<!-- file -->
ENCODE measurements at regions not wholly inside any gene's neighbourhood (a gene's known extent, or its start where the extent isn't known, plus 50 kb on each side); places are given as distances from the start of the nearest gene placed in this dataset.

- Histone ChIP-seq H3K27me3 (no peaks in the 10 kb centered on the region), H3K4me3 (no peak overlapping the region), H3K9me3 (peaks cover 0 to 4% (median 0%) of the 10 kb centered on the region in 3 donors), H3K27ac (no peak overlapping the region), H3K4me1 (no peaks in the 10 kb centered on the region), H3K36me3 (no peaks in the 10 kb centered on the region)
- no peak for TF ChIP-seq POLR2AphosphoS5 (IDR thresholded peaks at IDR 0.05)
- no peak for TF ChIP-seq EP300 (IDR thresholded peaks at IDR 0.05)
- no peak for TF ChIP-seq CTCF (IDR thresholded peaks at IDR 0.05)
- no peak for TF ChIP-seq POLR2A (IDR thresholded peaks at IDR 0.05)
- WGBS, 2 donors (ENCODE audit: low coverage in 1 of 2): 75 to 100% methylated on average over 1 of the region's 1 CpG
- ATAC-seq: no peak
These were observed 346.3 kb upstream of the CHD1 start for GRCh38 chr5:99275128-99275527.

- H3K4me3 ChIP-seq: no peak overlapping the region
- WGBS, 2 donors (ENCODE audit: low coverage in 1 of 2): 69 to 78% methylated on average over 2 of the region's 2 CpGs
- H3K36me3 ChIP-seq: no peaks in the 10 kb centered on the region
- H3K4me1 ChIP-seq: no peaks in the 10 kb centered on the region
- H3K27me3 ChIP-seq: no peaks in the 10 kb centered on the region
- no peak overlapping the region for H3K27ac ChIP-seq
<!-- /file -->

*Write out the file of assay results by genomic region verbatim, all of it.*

ENCODE measurements at regions not wholly inside any gene's neighbourhood (a gene's known extent, or its start where the extent isn't known, plus 50 kb on each side); places are given as distances from the start of the nearest gene placed in this dataset.

- Histone ChIP-seq H3K27me3 (no peaks in the 10 kb centered on the region), H3K4me3 (no peak overlapping the region), H3K9me3 (peaks cover 0 to 4% (median 0%) of the 10 kb centered on the region in 3 donors), H3K27ac (no peak overlapping the region), H3K4me1 (no peaks in the 10 kb centered on the region), H3K36me3 (no peaks in the 10 kb centered on the region)
- no peak for TF ChIP-seq POLR2AphosphoS5 (IDR thresholded peaks at IDR 0.05)
- no peak for TF ChIP-seq EP300 (IDR thresholded peaks at IDR 0.05)
- no peak for TF ChIP-seq CTCF (IDR thresholded peaks at IDR 0.05)
- no peak for TF ChIP-seq POLR2A (IDR thresholded peaks at IDR 0.05)
- WGBS, 2 donors (ENCODE audit: low coverage in 1 of 2): 75 to 100% methylated on average over 1 of the region's 1 CpG
- ATAC-seq: no peak
These were observed 346.3 kb upstream of the CHD1 start for GRCh38 chr5:99275128-99275527.

- H3K4me3 ChIP-seq: no peak overlapping the region
- WGBS, 2 donors (ENCODE audit: low coverage in 1 of 2): 69 to 78% methylated on average over 2 of the region's 2 CpGs
- H3K36me3 ChIP-seq: no peaks in the 10 kb centered on the region
- H3K4me1 ChIP-seq: no peaks in the 10 kb centered on the region
- H3K27me3 ChIP-seq: no peaks in the 10 kb centered on the region
- no peak overlapping the region for H3K27ac ChIP-seq